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Wintry Baie Verte

February 2010.




0 - Start

1 - 411 to Westport/Purbeck's Cove

2 - Baie Verte

3 - 410 to Fleur De Lys

4 - Coachman's Cove

5 - 412 to Seal Cove

6 - 419 to Wild Cove

My friend Cheryl moved away late in 2009, and like most Newfies, grew homesick quickly. Therefore she booked a plane ticket home, even though it was a Newfoundland time everyone else avoids like the plague - the middle of the winter.

She wanted to go for a drive one day, but not an overnight trip. Evaluating my options, I decided that a trip up to the Baie Verte peninsula was in order: 90 minutes each way on the Trans Canada Highway, in addition to a sizable peninsula to explore, Baie Verte would make for an adequate day trip.

I had been to Baie Verte briefly before, but this peninsula lingered in my interest because of the amount of communities and the mining history of the region (think bigger buildings and something different besides fishing villages).

The first place we went was Westport - a place I hadn't been to before.

We were both amazed at just how rough it was, but 38km(24mi) of Highway 411 later, we had arrived.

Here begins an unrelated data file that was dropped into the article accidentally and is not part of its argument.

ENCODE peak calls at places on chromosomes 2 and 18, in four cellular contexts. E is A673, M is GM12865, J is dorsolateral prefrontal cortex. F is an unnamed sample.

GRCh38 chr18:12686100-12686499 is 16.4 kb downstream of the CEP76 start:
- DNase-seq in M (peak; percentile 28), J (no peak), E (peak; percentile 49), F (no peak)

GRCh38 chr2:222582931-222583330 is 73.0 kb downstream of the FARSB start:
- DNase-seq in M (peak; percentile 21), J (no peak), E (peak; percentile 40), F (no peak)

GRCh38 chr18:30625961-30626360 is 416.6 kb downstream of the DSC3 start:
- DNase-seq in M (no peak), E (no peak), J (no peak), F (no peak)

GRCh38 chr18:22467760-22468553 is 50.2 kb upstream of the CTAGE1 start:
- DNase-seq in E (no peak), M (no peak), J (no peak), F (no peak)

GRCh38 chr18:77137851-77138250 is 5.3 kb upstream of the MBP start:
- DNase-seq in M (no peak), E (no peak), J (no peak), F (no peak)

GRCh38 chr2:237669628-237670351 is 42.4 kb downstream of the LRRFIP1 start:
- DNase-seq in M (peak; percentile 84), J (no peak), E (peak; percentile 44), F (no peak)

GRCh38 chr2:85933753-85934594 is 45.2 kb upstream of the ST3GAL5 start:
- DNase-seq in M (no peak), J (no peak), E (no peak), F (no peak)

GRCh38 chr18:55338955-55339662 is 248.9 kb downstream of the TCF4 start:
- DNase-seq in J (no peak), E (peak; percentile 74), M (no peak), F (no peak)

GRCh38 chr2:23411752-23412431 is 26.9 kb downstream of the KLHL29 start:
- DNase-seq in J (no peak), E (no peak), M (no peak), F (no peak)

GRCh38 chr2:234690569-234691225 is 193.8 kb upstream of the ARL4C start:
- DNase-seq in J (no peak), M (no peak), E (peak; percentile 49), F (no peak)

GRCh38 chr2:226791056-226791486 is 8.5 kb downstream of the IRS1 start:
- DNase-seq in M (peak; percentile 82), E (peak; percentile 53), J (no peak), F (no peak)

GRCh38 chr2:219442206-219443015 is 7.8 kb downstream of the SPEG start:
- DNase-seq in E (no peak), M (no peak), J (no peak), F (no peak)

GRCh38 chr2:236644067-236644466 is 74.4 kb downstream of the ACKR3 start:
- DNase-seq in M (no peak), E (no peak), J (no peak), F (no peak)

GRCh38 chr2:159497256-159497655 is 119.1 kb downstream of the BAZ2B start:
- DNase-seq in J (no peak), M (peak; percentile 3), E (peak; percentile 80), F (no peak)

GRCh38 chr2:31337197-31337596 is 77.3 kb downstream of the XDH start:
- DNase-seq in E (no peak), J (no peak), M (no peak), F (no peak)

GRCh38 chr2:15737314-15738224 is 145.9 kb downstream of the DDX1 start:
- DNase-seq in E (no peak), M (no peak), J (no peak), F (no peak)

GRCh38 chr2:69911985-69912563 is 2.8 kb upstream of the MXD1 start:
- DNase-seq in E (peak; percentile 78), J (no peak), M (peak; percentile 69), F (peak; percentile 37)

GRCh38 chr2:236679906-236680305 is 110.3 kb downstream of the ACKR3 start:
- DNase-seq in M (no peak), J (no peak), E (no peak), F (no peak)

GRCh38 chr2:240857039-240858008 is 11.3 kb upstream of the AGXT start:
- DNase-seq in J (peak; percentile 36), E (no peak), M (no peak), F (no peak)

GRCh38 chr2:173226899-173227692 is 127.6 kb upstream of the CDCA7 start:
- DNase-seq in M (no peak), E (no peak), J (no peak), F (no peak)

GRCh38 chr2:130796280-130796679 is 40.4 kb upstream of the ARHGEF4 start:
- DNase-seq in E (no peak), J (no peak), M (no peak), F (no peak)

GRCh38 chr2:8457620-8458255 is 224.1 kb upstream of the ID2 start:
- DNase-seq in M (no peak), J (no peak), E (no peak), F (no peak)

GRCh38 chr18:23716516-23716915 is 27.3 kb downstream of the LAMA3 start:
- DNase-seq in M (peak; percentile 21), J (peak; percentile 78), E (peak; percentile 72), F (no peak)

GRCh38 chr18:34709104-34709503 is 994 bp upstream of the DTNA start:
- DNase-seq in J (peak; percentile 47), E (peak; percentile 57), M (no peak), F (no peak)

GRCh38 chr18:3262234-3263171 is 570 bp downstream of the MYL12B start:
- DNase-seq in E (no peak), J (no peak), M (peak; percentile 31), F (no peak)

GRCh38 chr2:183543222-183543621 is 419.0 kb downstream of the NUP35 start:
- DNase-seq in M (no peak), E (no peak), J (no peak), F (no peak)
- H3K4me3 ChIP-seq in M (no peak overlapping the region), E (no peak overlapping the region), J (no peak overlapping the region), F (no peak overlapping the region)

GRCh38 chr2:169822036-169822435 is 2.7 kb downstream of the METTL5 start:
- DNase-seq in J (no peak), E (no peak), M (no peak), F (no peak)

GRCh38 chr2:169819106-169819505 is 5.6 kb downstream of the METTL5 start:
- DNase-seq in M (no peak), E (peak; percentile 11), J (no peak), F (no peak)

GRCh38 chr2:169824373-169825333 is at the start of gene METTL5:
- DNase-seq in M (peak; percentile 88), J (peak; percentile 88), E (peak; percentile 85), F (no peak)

When first coming upon Westport, we thought the street names were strange, but not flabbergasting - Nova Scotia St., New Brunswick Cr., Kentucky Avenue? Then came the New Zealand Street and the Ireland Avenue! We figured someone had quite the case of travellust - and quite the disrespect for geographic level consistency - when naming the streets of this village.

Typically the streets of Newfoundland are named after trees (Alder, Maple, Elm St.) or structures (Church, Cemetery, Elementary School St.), so Westport was a pleasing change.

Westport is a place with maybe 60 houses, so we quickly covered all of their geographic streets. We moved towards the wharf and to the nearby hiking trail to the lighthouse.

Unfortunately, it didn't even cross my mind to bring hiking shoes as it was winter. Fortunately, we had been having a particularly weak winter and I was able to make due with my skate sneakers.